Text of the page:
Daily variations in cardiac electrophysiology and the incidence for different types of arrhythmias reflect ≈24 h changes in the environment, behaviour and internal circadian rhythms. This article focuses on studies that use animal models to separate the impact that circadian rhythms, as well as changes in the environment and behaviour, have on 24 h rhythms in heart rate and ventricular repolarization. Circadian rhythms are initiated at the cellular level by circadian clocks, transcription–translation feedback loops that cycle with a periodicity of 24 h. Several studies now show that the circadian clock in cardiomyocytes regulates the expression of cardiac ion channels by multiple mechanisms; underlies time-of-day changes in sinoatrial node excitability/intrinsic heart rate; and limits the duration of the ventricular action potential waveform. However, the 24 h rhythms in heart rate and ventricular repolarization are primarily driven by autonomic signalling. A functional role for the cardiomyocyte circadian clock appears to buffer the heart against perturbations. For example, the cardiomyocyte circadian clock limits QT-interval prolongation (especially at slower heart rates), and it may facilitate the realignment of the 24 h rhythm in heart rate to abrupt changes in the light cycle. Additional studies show that modifying rhythmic behaviours (including feeding behaviour) can dramatically impact the 24 h rhythms in heart rate and ventricular repolarization. If these mechanisms are conserved, these studies suggest that targeting endogenous circadian mechanisms in the heart, as well as modifying the timing of certain rhythmic behaviours, could emerge as therapeutic strategies to support heart function against perturbations and regulate 24 h rhythms in cardiac electrophysiology.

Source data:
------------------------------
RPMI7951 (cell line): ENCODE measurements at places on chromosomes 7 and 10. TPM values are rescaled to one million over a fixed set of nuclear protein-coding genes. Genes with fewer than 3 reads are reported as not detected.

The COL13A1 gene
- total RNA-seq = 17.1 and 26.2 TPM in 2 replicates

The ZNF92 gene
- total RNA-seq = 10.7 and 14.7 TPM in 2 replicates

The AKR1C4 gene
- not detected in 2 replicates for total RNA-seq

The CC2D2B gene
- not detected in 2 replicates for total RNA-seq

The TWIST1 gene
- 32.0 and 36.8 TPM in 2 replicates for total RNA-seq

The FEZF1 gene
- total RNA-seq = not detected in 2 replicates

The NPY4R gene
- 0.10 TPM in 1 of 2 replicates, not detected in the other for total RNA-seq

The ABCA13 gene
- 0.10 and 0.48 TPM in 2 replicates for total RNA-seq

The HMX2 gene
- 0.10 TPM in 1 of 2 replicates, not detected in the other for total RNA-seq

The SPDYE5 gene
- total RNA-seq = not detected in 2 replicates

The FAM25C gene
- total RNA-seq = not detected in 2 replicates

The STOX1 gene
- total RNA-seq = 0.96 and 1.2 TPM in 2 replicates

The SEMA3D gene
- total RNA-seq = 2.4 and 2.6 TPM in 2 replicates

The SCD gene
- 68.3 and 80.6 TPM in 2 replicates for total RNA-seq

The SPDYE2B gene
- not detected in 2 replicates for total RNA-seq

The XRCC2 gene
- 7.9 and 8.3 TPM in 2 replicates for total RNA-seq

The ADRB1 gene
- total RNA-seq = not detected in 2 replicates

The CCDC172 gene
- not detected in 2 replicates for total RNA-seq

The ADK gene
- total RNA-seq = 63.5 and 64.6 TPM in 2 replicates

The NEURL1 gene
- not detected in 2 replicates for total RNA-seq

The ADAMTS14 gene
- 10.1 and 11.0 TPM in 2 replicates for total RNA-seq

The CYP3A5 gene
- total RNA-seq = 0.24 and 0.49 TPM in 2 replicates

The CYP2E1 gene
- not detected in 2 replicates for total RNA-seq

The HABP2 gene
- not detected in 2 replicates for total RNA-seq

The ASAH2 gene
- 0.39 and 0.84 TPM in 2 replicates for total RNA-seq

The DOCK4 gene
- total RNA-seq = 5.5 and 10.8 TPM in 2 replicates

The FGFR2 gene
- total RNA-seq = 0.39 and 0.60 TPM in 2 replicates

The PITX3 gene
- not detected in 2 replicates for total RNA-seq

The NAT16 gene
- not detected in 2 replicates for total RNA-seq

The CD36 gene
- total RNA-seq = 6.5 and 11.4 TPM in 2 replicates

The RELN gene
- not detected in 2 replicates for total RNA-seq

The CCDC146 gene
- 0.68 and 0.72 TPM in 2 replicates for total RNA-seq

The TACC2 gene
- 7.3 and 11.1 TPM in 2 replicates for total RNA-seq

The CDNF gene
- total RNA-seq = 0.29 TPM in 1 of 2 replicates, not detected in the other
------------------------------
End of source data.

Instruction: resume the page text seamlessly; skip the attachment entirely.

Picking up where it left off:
|Number of pages||12|
|Journal||Journal of Physiology|
|State||Accepted/In press - 2022|
Bibliographical noteFunding Information:
This work was supported by National Heart Lung and Blood Institute grants R01HL153042 and R01HL141343.
© 2022 The Authors. The Journal of Physiology © 2022 The Physiological Society.
- autonomic nervous system
- cardiac electrophysiology
- circadian clock
- circadian rhythm
- ion channels
- suprachiasmatic nucleus
ASJC Scopus subject areas